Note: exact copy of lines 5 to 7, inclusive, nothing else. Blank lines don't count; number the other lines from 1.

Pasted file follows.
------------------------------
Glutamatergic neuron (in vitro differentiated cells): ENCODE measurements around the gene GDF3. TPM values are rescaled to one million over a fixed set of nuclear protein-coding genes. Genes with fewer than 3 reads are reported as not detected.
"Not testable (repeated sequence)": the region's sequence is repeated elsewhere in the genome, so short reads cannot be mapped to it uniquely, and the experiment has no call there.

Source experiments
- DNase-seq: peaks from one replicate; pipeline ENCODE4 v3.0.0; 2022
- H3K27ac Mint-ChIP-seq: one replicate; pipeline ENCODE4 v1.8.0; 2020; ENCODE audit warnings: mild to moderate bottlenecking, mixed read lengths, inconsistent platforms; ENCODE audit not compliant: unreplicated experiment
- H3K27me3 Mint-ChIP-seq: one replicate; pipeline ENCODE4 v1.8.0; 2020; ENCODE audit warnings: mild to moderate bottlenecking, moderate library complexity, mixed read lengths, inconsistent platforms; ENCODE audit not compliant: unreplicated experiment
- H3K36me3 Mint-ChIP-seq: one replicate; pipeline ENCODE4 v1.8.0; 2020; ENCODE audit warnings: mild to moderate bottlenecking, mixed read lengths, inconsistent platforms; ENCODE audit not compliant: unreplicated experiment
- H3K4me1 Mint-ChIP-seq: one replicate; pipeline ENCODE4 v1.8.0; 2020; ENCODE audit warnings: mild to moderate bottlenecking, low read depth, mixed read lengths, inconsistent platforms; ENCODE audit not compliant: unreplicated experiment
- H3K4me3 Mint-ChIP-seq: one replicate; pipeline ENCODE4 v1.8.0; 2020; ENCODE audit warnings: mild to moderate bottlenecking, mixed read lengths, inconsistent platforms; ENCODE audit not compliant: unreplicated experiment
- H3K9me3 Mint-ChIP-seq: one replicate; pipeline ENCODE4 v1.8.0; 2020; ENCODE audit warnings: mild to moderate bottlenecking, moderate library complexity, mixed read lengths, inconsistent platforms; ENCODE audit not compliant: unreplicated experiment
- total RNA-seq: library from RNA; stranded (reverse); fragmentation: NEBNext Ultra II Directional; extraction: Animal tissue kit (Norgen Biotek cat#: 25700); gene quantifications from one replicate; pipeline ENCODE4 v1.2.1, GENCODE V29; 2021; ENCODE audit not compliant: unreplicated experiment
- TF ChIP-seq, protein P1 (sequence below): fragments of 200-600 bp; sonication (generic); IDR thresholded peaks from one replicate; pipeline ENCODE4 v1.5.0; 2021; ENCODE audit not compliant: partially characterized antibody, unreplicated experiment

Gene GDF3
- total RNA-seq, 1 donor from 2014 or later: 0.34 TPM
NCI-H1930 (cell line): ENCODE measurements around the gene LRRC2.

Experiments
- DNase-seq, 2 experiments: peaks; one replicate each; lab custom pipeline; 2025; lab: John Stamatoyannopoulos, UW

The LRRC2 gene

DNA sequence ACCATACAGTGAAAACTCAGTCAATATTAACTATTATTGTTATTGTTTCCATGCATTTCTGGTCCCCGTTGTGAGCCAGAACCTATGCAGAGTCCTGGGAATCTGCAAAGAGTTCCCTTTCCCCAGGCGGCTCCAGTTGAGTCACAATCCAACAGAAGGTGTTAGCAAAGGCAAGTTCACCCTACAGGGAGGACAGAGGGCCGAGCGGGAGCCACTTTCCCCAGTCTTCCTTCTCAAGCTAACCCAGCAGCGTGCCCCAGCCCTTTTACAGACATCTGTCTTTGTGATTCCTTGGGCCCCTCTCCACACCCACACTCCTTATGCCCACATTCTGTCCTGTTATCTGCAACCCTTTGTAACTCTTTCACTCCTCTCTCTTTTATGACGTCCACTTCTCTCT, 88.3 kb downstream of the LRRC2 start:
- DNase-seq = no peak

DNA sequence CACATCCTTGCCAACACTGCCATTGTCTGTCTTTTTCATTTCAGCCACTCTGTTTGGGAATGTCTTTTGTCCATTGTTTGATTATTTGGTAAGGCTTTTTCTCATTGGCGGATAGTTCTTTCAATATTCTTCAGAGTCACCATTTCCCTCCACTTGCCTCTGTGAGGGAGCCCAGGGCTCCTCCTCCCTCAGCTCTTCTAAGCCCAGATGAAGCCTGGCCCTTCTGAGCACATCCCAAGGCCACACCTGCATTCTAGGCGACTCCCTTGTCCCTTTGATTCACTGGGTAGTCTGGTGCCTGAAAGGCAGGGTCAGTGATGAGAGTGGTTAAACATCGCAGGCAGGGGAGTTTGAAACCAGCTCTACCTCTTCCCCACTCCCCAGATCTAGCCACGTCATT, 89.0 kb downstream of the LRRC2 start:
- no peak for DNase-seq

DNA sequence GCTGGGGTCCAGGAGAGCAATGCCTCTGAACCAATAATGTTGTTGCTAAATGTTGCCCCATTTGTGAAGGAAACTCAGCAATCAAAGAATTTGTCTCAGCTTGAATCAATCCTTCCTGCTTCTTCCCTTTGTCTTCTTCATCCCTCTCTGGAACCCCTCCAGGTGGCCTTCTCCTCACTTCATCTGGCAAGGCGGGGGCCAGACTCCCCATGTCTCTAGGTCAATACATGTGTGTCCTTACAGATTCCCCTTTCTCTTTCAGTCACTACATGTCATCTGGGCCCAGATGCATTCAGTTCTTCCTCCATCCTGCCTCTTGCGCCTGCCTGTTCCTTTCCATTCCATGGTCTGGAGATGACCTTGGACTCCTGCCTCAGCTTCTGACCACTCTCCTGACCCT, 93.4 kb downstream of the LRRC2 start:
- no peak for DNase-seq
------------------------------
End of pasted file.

- H3K27ac Mint-ChIP-seq: one replicate; pipeline ENCODE4 v1.8.0; 2020; ENCODE audit warnings: mild to moderate bottlenecking, mixed read lengths, inconsistent platforms; ENCODE audit not compliant: unreplicated experiment
- H3K27me3 Mint-ChIP-seq: one replicate; pipeline ENCODE4 v1.8.0; 2020; ENCODE audit warnings: mild to moderate bottlenecking, moderate library complexity, mixed read lengths, inconsistent platforms; ENCODE audit not compliant: unreplicated experiment
- H3K36me3 Mint-ChIP-seq: one replicate; pipeline ENCODE4 v1.8.0; 2020; ENCODE audit warnings: mild to moderate bottlenecking, mixed read lengths, inconsistent platforms; ENCODE audit not compliant: unreplicated experiment